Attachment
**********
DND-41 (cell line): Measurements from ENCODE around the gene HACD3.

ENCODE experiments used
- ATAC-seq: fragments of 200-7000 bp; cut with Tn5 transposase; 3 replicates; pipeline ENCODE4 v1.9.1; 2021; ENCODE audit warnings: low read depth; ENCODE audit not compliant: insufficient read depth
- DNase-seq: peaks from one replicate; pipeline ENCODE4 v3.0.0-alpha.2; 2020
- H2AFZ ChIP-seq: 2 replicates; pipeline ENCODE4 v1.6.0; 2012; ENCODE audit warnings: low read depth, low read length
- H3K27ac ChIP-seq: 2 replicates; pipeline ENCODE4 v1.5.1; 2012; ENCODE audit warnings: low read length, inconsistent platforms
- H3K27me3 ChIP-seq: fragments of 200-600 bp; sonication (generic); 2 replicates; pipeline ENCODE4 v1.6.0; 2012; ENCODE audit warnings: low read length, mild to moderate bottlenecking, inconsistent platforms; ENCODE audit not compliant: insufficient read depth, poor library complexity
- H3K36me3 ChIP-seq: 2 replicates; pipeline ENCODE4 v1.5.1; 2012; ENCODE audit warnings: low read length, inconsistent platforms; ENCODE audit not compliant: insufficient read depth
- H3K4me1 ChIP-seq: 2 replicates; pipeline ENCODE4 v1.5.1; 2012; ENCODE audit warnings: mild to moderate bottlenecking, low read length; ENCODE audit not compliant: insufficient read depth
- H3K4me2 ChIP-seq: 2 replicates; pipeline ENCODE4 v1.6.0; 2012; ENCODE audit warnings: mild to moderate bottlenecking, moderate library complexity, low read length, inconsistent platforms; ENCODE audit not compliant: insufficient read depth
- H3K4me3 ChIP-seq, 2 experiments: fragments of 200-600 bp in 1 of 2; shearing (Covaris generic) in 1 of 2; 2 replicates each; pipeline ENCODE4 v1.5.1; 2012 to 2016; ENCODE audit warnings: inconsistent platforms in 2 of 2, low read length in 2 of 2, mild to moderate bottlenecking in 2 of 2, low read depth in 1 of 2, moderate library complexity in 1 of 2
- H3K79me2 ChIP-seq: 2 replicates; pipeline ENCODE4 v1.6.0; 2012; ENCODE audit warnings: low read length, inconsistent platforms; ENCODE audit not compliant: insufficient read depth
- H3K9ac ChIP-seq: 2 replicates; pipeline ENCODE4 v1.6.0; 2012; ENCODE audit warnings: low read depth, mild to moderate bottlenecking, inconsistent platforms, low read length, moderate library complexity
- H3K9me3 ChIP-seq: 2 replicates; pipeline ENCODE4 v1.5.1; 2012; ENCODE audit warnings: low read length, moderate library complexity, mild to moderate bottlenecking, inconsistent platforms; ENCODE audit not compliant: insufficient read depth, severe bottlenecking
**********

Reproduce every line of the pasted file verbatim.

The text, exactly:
DND-41 (cell line): Measurements from ENCODE around the gene HACD3.

ENCODE experiments used
- ATAC-seq: fragments of 200-7000 bp; cut with Tn5 transposase; 3 replicates; pipeline ENCODE4 v1.9.1; 2021; ENCODE audit warnings: low read depth; ENCODE audit not compliant: insufficient read depth
- DNase-seq: peaks from one replicate; pipeline ENCODE4 v3.0.0-alpha.2; 2020
- H2AFZ ChIP-seq: 2 replicates; pipeline ENCODE4 v1.6.0; 2012; ENCODE audit warnings: low read depth, low read length
- H3K27ac ChIP-seq: 2 replicates; pipeline ENCODE4 v1.5.1; 2012; ENCODE audit warnings: low read length, inconsistent platforms
- H3K27me3 ChIP-seq: fragments of 200-600 bp; sonication (generic); 2 replicates; pipeline ENCODE4 v1.6.0; 2012; ENCODE audit warnings: low read length, mild to moderate bottlenecking, inconsistent platforms; ENCODE audit not compliant: insufficient read depth, poor library complexity
- H3K36me3 ChIP-seq: 2 replicates; pipeline ENCODE4 v1.5.1; 2012; ENCODE audit warnings: low read length, inconsistent platforms; ENCODE audit not compliant: insufficient read depth
- H3K4me1 ChIP-seq: 2 replicates; pipeline ENCODE4 v1.5.1; 2012; ENCODE audit warnings: mild to moderate bottlenecking, low read length; ENCODE audit not compliant: insufficient read depth
- H3K4me2 ChIP-seq: 2 replicates; pipeline ENCODE4 v1.6.0; 2012; ENCODE audit warnings: mild to moderate bottlenecking, moderate library complexity, low read length, inconsistent platforms; ENCODE audit not compliant: insufficient read depth
- H3K4me3 ChIP-seq, 2 experiments: fragments of 200-600 bp in 1 of 2; shearing (Covaris generic) in 1 of 2; 2 replicates each; pipeline ENCODE4 v1.5.1; 2012 to 2016; ENCODE audit warnings: inconsistent platforms in 2 of 2, low read length in 2 of 2, mild to moderate bottlenecking in 2 of 2, low read depth in 1 of 2, moderate library complexity in 1 of 2
- H3K79me2 ChIP-seq: 2 replicates; pipeline ENCODE4 v1.6.0; 2012; ENCODE audit warnings: low read length, inconsistent platforms; ENCODE audit not compliant: insufficient read depth
- H3K9ac ChIP-seq: 2 replicates; pipeline ENCODE4 v1.6.0; 2012; ENCODE audit warnings: low read depth, mild to moderate bottlenecking, inconsistent platforms, low read length, moderate library complexity
- H3K9me3 ChIP-seq: 2 replicates; pipeline ENCODE4 v1.5.1; 2012; ENCODE audit warnings: low read length, moderate library complexity, mild to moderate bottlenecking, inconsistent platforms; ENCODE audit not compliant: insufficient read depth, severe bottlenecking